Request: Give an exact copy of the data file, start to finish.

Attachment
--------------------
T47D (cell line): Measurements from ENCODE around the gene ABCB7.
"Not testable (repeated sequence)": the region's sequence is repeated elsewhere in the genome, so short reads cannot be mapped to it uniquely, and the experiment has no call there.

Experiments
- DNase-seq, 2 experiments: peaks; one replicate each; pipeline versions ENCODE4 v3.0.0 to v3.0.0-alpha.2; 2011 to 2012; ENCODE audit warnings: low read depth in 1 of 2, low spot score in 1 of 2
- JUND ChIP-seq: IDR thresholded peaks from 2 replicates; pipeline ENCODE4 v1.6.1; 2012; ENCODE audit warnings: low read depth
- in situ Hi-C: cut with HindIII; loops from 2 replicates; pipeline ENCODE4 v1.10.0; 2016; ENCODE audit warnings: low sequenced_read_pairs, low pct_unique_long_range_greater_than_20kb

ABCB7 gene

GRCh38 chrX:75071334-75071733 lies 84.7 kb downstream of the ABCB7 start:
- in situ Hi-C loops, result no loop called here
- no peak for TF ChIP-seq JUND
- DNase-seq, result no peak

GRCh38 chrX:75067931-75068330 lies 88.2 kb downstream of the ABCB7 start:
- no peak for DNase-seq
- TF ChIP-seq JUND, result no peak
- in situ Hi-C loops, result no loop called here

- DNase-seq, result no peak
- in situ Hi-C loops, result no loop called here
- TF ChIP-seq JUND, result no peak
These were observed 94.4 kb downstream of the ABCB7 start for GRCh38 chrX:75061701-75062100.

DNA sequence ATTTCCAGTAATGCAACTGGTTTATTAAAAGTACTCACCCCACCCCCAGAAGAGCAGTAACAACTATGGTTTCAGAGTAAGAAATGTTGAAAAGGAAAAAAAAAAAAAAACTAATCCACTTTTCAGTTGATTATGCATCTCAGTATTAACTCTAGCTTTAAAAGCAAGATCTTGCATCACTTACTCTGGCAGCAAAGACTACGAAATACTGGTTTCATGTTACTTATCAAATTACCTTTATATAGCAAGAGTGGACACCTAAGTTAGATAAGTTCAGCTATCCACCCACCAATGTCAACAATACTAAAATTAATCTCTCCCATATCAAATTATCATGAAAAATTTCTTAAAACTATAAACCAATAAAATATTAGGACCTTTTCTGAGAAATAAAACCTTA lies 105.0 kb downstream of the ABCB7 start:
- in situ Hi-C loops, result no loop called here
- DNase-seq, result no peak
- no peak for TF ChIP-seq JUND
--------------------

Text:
T47D (cell line): Measurements from ENCODE around the gene ABCB7.
"Not testable (repeated sequence)": the region's sequence is repeated elsewhere in the genome, so short reads cannot be mapped to it uniquely, and the experiment has no call there.

Experiments
- DNase-seq, 2 experiments: peaks; one replicate each; pipeline versions ENCODE4 v3.0.0 to v3.0.0-alpha.2; 2011 to 2012; ENCODE audit warnings: low read depth in 1 of 2, low spot score in 1 of 2
- JUND ChIP-seq: IDR thresholded peaks from 2 replicates; pipeline ENCODE4 v1.6.1; 2012; ENCODE audit warnings: low read depth
- in situ Hi-C: cut with HindIII; loops from 2 replicates; pipeline ENCODE4 v1.10.0; 2016; ENCODE audit warnings: low sequenced_read_pairs, low pct_unique_long_range_greater_than_20kb

ABCB7 gene

GRCh38 chrX:75071334-75071733 lies 84.7 kb downstream of the ABCB7 start:
- in situ Hi-C loops, result no loop called here
- no peak for TF ChIP-seq JUND
- DNase-seq, result no peak

GRCh38 chrX:75067931-75068330 lies 88.2 kb downstream of the ABCB7 start:
- no peak for DNase-seq
- TF ChIP-seq JUND, result no peak
- in situ Hi-C loops, result no loop called here

- DNase-seq, result no peak
- in situ Hi-C loops, result no loop called here
- TF ChIP-seq JUND, result no peak
These were observed 94.4 kb downstream of the ABCB7 start for GRCh38 chrX:75061701-75062100.

DNA sequence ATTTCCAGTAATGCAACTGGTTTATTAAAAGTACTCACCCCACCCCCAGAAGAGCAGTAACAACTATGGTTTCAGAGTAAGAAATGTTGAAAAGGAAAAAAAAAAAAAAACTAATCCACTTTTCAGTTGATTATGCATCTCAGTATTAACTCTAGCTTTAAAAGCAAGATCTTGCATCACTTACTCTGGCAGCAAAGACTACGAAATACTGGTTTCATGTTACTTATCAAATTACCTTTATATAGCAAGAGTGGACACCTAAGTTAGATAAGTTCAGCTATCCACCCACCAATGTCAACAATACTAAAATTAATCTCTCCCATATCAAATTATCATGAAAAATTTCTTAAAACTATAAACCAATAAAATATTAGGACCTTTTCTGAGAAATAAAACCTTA lies 105.0 kb downstream of the ABCB7 start:
- in situ Hi-C loops, result no loop called here
- DNase-seq, result no peak
- no peak for TF ChIP-seq JUND